Another day, we walked over to the Honolulu Zoo. It’s not huge, but it was just about the perfect size. As we finished seeing most of the exhibits, we were all ready to get out of the sun for a bit. The animals were fun to see and Elijah learned about a new species of penguin, but my favorite part might have been the amazing trees!
Other activities included a visit to Leonard’s bakery, boogie boarding in some waves, finding our annual ornament at the Waikiki Christmas Store, geocaching, a second trip to Kawaikui Beach Park, and checking out the Koi pond in the lobby. Our condo was on the 29th floor and our balcony had a nice view of the sunset. I suspect that in a couple weeks, the sunset view would be blocked behind another building, but the timing worked out well for us.
We had four complete days there with a travel day on each end. On our final day, we got packed up and had an extra hour or so to kill so we drove to Pearl Harbor Nation Memorial. It has free parking and free entry. Thankfully we got lucky and found a parking spot so we were able to walk around the grounds. The boat ride to the Arizona is free too but you have to book weeks in advance. I knew that going in and our plan was to just see the area but skip all the various museums and things that required tickets and entry fees. While I’d love to spend more time exploring the museums, I’m very thankful that we got to stop there so I can have a memory of that area. The historical accounts feel even more real when you can remember standing in the spot.
Our flights both ways were smooth and uneventful. We were tired when we got home but we were so thankful to have had the opportunity to take the trip and to get there and back safely and in good health. Aloha!
We took our own family photos again this year and we used that for the front of the card. On the back, I realized that we can fill it with pictures so it was fun to dig through all of those and pic some for a collage. Merry Christmas!
Every year since Tyla and I started dating, we’ve gotten a new ornament as a memory of the year gone by. It has been admittedly more difficult to keep that going the last couple years what with the pandemic and all, but we’re still chugging along. This year we picked up an ornament when we went whale watching.
Today is an exciting day for our family: Elijah is getting his first vaccine shot! We got on the list pretty quickly after it was announced but the wait times were a couple weeks everywhere I called. So three weeks from now he’ll get his second shot. Two weeks from then he’ll be fully vaccinated, and that will be the best (late) Christmas present for our whole family.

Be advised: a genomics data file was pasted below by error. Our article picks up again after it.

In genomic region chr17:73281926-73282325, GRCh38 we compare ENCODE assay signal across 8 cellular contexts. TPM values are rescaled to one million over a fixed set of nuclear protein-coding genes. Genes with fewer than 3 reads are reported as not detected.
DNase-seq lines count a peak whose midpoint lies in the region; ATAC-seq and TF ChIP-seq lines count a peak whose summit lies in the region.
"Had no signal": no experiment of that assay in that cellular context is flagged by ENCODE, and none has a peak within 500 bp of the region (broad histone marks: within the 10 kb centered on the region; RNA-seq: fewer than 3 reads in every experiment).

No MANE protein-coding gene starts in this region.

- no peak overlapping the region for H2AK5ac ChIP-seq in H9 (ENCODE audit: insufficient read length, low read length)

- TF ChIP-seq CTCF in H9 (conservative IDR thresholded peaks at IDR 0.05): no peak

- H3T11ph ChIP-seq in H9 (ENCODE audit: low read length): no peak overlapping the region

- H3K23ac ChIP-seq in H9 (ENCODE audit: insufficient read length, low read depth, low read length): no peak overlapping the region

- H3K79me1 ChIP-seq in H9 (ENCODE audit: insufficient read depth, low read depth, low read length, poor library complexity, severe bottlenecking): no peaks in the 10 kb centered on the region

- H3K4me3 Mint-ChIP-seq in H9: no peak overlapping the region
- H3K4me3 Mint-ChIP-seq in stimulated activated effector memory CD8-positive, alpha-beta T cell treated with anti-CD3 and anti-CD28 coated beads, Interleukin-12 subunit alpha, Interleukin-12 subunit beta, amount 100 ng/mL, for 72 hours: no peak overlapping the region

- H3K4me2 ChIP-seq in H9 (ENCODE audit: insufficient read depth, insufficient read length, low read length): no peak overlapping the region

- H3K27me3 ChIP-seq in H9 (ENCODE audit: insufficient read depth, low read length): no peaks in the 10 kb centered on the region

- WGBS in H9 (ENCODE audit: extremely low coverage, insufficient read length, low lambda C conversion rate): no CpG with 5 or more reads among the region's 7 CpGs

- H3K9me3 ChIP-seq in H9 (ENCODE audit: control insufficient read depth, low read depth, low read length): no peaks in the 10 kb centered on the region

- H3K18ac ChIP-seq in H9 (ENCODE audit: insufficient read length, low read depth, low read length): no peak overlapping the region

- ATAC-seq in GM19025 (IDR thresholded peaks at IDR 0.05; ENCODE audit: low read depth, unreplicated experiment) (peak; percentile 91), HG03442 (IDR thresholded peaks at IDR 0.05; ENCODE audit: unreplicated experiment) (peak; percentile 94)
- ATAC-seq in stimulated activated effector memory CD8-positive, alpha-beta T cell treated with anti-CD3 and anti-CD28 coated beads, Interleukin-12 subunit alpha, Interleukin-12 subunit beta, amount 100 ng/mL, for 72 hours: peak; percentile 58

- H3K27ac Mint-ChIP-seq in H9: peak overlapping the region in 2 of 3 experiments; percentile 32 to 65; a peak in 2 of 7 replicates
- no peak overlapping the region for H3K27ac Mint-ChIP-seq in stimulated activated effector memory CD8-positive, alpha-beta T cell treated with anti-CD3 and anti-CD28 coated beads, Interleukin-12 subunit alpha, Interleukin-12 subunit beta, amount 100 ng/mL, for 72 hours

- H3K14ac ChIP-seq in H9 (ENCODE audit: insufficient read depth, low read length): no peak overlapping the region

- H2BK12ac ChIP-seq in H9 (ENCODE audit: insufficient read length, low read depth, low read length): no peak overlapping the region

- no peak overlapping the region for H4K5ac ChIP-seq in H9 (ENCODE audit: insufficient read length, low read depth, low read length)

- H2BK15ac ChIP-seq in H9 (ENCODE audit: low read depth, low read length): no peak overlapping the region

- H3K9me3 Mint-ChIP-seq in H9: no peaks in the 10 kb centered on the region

On a broader scale, it’s been over five months since my last post and the whole situation has gotten more and more frustrating. Now we’re in an argument about whether or not you can force someone to get a shot. Why is this even an argument? How did we get to a point where people are fighting against helping themselves and everyone around them by getting the shot? I pray that we quickly get to the point where science will outweigh politics, but I think we’re in for a very long haul and we might not have seen the worst of it yet both in terms of infections/deaths and in the economy.
So… woosah… I’m thankful that Elijah is able to get the vaccine now. Thank you to all the doctors, scientists, researchers, manufacturers, and government agencies that have joined forces around the globe to give us this life-saving option. Soon my family will be able to reassess the risks and figure out what things we can do that we weren’t doing before. We’ll be able to do that with much less risk of getting COVID ourselves or spreading it to the vulnerable population that we encounter.
P.S. Here are a few links I’ve found helpful lately:
There are plenty of whale watching opportunities in the Pacific Northwest, but we’ve never taken one as a family out here. A few weeks back, Ken went and not only recommended Island Adventures, but the coupon he gave us pushed me over the edge to book the trip. Unfortunately a couple days before we were scheduled to go, their big boat had mechanical issues but we were able to use a smaller boat instead. I think it actually ended up being a nicer experience in some ways.
We were out on the water for about five hours but the time went pretty quickly. The company posts a summary of every trip so I’ll copy their summary of our outing here because it’s better than I could do:
We headed out into the Salish Sea once again with beautiful weather settling in over the area. Starting the day off, we headed down Rosario Strait and began to see many harbor porpoise popping up all over the place as we made our way down to Colville Island. When we got to the island, we found a few nice bobs of harbor seals before making our way back to the east with reports of animals inside Whidbey Island. After a fun cruise through Deception pass, we headed south and our sharp eyed first mate Brittany found the T37A’s just east of Polnell Point. We had an amazing time with these orcas and got a spectacular show from them as they continued eastbound and up Saratoga Passage. After a great time, we waved goodbye to the orcas and headed for the Swinomish Slough where we took a nice slow cruise through La Conner. We spotted all sorts of harbor seals and great blue herons as we traveled along the channel to the north end. Soon we rounded the March Point refineries and made our way into Cap Sante Anacortes.